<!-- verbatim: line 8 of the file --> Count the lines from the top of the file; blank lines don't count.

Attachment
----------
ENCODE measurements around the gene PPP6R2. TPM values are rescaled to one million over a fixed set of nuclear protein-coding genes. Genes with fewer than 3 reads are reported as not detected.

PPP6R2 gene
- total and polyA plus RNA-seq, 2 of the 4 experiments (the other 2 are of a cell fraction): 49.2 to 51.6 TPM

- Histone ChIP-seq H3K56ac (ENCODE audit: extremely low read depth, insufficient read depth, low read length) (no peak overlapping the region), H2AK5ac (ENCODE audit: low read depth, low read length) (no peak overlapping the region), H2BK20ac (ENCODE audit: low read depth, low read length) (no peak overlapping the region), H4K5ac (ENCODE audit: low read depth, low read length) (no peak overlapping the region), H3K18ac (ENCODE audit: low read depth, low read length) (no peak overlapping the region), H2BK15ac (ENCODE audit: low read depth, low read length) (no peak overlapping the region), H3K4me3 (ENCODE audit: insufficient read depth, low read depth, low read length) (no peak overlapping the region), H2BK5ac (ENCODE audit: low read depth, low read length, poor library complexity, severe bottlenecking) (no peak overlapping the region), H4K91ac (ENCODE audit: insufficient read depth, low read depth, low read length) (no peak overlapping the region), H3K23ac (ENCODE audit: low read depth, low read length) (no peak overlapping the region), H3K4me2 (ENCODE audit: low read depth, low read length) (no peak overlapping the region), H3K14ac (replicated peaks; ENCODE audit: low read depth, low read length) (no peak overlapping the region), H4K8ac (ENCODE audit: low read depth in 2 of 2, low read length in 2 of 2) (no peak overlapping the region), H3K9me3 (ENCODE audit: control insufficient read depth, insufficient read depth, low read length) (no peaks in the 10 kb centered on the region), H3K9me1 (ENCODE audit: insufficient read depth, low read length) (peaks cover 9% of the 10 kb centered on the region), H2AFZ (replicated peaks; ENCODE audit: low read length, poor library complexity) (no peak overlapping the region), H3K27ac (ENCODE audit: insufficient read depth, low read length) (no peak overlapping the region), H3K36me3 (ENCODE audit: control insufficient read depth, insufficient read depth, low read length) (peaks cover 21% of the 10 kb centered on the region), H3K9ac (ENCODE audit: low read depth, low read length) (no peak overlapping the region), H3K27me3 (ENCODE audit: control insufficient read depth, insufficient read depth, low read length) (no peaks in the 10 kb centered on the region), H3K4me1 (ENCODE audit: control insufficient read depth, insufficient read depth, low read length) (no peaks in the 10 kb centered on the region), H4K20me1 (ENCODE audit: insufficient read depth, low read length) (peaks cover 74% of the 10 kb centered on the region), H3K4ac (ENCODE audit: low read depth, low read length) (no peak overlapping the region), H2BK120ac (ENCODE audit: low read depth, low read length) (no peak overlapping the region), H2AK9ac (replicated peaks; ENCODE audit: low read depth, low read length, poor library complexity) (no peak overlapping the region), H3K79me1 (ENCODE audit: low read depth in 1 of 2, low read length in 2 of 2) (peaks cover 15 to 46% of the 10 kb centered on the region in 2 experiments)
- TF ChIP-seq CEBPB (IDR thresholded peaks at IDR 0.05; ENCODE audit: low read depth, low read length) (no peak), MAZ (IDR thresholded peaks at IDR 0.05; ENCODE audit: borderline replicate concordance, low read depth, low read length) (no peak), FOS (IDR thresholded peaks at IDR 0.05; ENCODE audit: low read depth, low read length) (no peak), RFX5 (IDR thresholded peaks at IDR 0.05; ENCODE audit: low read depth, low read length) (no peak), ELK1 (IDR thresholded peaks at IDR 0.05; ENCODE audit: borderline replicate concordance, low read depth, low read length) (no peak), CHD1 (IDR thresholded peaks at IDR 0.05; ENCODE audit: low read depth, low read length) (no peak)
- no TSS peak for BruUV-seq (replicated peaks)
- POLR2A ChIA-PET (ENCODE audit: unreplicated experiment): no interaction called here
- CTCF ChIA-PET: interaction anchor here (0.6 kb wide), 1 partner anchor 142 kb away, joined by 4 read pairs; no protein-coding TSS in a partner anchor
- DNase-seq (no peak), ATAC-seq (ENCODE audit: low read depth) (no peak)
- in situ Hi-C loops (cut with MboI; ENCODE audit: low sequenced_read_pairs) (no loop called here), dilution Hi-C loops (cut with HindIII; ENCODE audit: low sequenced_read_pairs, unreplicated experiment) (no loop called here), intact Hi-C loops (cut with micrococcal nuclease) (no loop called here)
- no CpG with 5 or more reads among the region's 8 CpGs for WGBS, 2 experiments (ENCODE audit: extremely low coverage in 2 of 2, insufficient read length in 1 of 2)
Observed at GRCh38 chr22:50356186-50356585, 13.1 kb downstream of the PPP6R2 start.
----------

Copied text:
- CTCF ChIA-PET: interaction anchor here (0.6 kb wide), 1 partner anchor 142 kb away, joined by 4 read pairs; no protein-coding TSS in a partner anchor